Galatta.com and Raaga.com, two leading film-related sites have started offering legal download of Tamil film songs. Galatta.com plans to offer legal downloads in other South Indian languages as well.

According to Mr. Ramdas, music from Galatta.com is placed between the record labels and free downloads. Albums are priced between Rs.35 and Rs.100 an album, but the advantage of downloading instead of buying the CD "is that you can buy a single song to download, priced between Rs.12 and Rs.15 a song. The songs are available in MP3 and Real Player format."

The sites need some finetuning to do. Raaga has differential pricing for downloads from India and the rest of the world. Indian customers pay Rs. 12 per song whereas the rest will pay $0.99 per song. It is better if they fix a uniform global price as the entire web operates on such a phenomenon. This is how other music download sites and VoIP services operate. They don’t differentiate between people living in different countries. Further Raaga’s FAQ says that the songs can’t be transferred to popular personal music devices like iPODs. Raaga’s downloads can only be transferred to other players like Creative. One of the main reasons why people download music is to transfer it to their personal music device (mobile phone / MP3 player). If Raaga is going to promote only download to desktops, listeners would be better off streaming from Raaga's site rather than paying for a file which is going to lie in the desktop.

If these sites fine tune their strategy and offer superior quality audio, they might find favour with the audience. Till then, the Lankasris and Mohankumars of the world will continue to remain in the limelight.

Filbert has a related post here.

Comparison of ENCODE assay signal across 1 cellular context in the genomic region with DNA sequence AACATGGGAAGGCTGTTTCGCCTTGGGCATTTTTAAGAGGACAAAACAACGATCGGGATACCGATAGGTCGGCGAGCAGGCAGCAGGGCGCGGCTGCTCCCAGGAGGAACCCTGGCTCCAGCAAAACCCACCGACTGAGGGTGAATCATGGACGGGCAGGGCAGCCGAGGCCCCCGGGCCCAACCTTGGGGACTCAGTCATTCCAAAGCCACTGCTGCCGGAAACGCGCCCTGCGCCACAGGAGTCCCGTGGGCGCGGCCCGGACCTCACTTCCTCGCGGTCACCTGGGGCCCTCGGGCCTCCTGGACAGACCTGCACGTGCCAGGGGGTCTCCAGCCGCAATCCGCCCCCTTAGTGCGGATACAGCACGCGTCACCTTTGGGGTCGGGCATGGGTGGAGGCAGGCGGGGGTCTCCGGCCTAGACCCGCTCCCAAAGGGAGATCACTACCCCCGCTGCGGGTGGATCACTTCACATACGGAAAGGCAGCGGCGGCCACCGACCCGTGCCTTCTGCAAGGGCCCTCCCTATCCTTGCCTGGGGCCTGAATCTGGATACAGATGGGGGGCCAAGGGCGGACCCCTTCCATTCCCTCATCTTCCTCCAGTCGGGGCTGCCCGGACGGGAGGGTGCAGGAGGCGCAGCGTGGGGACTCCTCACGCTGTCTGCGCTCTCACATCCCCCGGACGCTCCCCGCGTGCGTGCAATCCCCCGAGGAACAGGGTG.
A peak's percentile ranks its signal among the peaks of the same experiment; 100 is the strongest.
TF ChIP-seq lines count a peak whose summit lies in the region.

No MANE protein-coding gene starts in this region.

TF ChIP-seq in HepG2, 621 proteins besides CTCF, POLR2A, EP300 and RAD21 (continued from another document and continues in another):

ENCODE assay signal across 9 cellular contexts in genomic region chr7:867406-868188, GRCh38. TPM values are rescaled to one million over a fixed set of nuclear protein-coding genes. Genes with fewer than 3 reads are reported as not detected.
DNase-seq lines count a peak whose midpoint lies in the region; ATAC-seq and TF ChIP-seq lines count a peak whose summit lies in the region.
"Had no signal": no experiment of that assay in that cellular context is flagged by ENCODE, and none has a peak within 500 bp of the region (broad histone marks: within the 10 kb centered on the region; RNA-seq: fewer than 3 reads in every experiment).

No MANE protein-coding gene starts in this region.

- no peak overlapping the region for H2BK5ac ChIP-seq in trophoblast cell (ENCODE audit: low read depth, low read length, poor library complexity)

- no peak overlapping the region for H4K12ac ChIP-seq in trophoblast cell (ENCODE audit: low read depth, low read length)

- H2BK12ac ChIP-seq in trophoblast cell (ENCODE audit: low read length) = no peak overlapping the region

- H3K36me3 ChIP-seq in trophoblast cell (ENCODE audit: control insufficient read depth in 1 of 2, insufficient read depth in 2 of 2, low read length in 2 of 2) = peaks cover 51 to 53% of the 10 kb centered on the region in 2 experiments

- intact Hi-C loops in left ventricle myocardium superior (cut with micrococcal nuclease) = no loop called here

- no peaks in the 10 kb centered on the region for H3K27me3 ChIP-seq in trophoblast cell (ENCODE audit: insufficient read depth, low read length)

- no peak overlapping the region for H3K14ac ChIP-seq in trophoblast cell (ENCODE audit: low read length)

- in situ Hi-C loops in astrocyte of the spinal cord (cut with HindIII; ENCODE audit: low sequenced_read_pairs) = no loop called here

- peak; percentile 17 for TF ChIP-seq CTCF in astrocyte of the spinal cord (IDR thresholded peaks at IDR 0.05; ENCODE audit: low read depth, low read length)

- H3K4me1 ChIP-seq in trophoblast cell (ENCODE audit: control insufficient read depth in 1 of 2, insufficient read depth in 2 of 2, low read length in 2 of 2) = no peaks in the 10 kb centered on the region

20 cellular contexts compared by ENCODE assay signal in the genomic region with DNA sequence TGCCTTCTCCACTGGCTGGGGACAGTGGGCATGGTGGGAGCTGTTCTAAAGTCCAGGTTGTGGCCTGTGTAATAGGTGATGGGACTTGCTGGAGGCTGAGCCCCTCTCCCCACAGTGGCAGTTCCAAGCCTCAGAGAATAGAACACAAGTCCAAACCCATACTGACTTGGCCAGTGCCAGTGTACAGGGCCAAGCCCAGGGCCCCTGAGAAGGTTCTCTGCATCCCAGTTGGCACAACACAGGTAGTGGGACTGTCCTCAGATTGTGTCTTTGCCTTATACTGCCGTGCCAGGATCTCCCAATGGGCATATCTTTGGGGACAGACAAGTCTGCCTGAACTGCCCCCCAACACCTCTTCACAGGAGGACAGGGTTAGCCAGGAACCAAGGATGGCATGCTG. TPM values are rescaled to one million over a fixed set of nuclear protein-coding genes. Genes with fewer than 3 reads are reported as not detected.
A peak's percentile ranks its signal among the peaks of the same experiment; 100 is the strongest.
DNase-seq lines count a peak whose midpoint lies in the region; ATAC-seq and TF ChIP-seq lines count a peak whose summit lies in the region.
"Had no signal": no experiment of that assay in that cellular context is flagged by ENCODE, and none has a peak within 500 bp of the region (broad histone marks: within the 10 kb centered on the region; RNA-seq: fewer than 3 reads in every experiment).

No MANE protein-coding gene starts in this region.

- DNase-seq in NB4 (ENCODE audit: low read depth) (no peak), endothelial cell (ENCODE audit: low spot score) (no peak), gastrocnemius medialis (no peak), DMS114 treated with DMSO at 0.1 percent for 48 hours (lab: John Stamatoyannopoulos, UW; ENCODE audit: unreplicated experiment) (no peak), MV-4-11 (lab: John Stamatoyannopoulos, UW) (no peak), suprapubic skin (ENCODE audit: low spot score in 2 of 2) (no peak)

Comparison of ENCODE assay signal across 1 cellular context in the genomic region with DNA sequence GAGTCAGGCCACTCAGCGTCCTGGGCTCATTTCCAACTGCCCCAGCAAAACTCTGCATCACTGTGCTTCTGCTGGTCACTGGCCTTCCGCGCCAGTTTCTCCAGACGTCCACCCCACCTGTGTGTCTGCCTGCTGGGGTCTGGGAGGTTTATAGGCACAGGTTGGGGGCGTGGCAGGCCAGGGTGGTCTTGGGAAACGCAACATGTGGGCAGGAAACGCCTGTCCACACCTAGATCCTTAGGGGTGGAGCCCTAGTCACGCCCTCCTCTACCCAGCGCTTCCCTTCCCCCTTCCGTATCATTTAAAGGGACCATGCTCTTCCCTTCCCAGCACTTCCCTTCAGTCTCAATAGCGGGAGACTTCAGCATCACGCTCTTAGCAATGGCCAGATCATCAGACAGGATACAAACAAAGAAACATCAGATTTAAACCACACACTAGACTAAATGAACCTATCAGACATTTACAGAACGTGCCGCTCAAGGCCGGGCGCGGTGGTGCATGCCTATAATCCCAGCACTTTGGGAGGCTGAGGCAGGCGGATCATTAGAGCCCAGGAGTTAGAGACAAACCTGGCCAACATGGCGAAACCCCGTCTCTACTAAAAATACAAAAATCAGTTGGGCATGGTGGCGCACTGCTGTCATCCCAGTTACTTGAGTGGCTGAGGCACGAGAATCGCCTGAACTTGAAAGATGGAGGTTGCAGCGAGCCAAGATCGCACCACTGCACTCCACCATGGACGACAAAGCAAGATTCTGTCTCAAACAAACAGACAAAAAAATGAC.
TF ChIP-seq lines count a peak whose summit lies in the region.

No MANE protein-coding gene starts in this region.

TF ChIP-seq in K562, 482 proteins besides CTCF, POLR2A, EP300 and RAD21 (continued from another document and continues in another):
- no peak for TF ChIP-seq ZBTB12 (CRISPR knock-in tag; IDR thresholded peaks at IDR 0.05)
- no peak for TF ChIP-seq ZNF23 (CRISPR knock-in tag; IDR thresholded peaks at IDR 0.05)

Shortage of Names Hits Kollywood

We just saw Thiruttu Payale. Now we have Kedi, Poriki, Pokiri, Thirudi & Thimir. God knows what’s going to be next.

Wednesday, June 14, 2006

No Dearth Of India Stories

TIME Asia has a special feature on India. The issue has a special photo series on Mumbai and Mangalore. Like other recent features, there is a separate piece on the growing divide between the rich and the poor.

On the brighter side, Mumbai is painted as the “City of Dreams” as it continues to be home for people aspiring to make it big in business and Bollywood. Mayank points out that the article on Mumbai contains some inaccuracies relating to Vikram Seth’s A Suitable Boy. The story on outsourcing warns that global majors might be forced to think of other destinations due the steep rise in Indian salaries. On the business front, there is a piece on the transformation of the Tata group and their ambitious international foray. The more interesting articles are the ones about the manufacturing boom and the India – China comparison.

K-Series Talk Shows

Just like Ekta Kapoor’s K series serials, we have another parallel K series going on. I’m referring to the K series talk shows by the likes of Karan Johar and Karan Thapar. Both of them come across as artificial. Karan Thapar also believes that putting on an arrogant tone might be an easy way to win over the audience. It doesn’t work everytime. If you get time, do watch Karan Thapar’s 25-minute interview with FM P Chidambaram on the reservation debate. During the interview, PC repeatedly pointed out that Karan Thapar was quibbling. Here’s a funny bit from the interview:

Karan Thapar: This is not a tax matter. This is an issue that affects the future of people in India.
P Chidambaram: Everything affects the people of India.

Karan Thapar: Its an issue that has been challenged. When the government is asked what’s the basis on which you have announced 27 per cent reservation in higher education for the OBCs. It’s an amazing thing to say the government will answer in due course. The government needs to give an answer today.
P Chidambaram: I am sorry the government does not have to answer you in an interview.

Karan Thapar: Its not me its the people of India.
P Chidambaram: Government will answer in the proper forum in Parliament in the Supreme Court not in an interview conducted by you.

Karan Thapar: But you can’t tell the people of India today.
P Chidambaram: I have told you about the material. Shall I say it in Tamil for a change?

Karan Thapar: No don’t say it in Tamil.

Update: Those interested in viewing the earlier BBC Hard Talk interview with Jayalalitha can access the BBC Archive here.

Have (Strong) Hands, Will Carry (More)

Carry as much as weight as you can in a standard size bag as cabin baggage but with a condition that you will have to lift it unaided.

This is the good news from the British Airways to its customers as the airlines announced that from early July passengers travelling on its flight across the globe can carry one standard-size bag and one briefcase as hand baggage on all flights without any weight restrictions.